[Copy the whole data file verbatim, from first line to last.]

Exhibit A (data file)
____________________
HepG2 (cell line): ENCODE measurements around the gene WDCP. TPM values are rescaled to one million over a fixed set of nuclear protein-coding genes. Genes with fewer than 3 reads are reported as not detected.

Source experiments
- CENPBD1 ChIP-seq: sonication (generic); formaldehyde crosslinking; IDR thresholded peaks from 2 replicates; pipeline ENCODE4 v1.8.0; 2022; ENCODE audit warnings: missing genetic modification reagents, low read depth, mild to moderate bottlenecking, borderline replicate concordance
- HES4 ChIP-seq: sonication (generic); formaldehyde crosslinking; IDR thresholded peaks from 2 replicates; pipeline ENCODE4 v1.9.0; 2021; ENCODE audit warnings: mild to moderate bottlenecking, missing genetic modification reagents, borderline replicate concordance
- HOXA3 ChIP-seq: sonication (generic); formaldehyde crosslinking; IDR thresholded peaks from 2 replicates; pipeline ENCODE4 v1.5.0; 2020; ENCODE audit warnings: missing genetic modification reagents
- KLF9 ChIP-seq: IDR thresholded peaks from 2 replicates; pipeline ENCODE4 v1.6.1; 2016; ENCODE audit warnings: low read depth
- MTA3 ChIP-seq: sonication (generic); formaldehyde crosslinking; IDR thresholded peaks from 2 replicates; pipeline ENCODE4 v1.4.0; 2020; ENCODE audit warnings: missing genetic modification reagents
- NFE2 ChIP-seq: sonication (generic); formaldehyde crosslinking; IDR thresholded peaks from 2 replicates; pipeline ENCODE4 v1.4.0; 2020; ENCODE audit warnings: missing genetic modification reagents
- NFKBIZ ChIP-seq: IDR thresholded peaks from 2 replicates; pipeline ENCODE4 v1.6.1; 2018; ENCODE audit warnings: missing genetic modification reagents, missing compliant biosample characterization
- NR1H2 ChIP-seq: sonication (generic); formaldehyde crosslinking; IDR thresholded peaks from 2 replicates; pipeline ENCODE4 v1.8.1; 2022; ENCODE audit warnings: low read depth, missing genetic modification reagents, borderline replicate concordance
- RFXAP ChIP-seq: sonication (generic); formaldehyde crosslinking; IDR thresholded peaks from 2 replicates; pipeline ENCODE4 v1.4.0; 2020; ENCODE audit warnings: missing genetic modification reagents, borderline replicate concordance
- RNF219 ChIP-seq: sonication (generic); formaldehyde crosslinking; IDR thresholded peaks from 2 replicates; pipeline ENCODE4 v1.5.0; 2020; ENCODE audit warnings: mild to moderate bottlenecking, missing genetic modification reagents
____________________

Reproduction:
HepG2 (cell line): ENCODE measurements around the gene WDCP. TPM values are rescaled to one million over a fixed set of nuclear protein-coding genes. Genes with fewer than 3 reads are reported as not detected.

Source experiments
- CENPBD1 ChIP-seq: sonication (generic); formaldehyde crosslinking; IDR thresholded peaks from 2 replicates; pipeline ENCODE4 v1.8.0; 2022; ENCODE audit warnings: missing genetic modification reagents, low read depth, mild to moderate bottlenecking, borderline replicate concordance
- HES4 ChIP-seq: sonication (generic); formaldehyde crosslinking; IDR thresholded peaks from 2 replicates; pipeline ENCODE4 v1.9.0; 2021; ENCODE audit warnings: mild to moderate bottlenecking, missing genetic modification reagents, borderline replicate concordance
- HOXA3 ChIP-seq: sonication (generic); formaldehyde crosslinking; IDR thresholded peaks from 2 replicates; pipeline ENCODE4 v1.5.0; 2020; ENCODE audit warnings: missing genetic modification reagents
- KLF9 ChIP-seq: IDR thresholded peaks from 2 replicates; pipeline ENCODE4 v1.6.1; 2016; ENCODE audit warnings: low read depth
- MTA3 ChIP-seq: sonication (generic); formaldehyde crosslinking; IDR thresholded peaks from 2 replicates; pipeline ENCODE4 v1.4.0; 2020; ENCODE audit warnings: missing genetic modification reagents
- NFE2 ChIP-seq: sonication (generic); formaldehyde crosslinking; IDR thresholded peaks from 2 replicates; pipeline ENCODE4 v1.4.0; 2020; ENCODE audit warnings: missing genetic modification reagents
- NFKBIZ ChIP-seq: IDR thresholded peaks from 2 replicates; pipeline ENCODE4 v1.6.1; 2018; ENCODE audit warnings: missing genetic modification reagents, missing compliant biosample characterization
- NR1H2 ChIP-seq: sonication (generic); formaldehyde crosslinking; IDR thresholded peaks from 2 replicates; pipeline ENCODE4 v1.8.1; 2022; ENCODE audit warnings: low read depth, missing genetic modification reagents, borderline replicate concordance
- RFXAP ChIP-seq: sonication (generic); formaldehyde crosslinking; IDR thresholded peaks from 2 replicates; pipeline ENCODE4 v1.4.0; 2020; ENCODE audit warnings: missing genetic modification reagents, borderline replicate concordance
- RNF219 ChIP-seq: sonication (generic); formaldehyde crosslinking; IDR thresholded peaks from 2 replicates; pipeline ENCODE4 v1.5.0; 2020; ENCODE audit warnings: mild to moderate bottlenecking, missing genetic modification reagents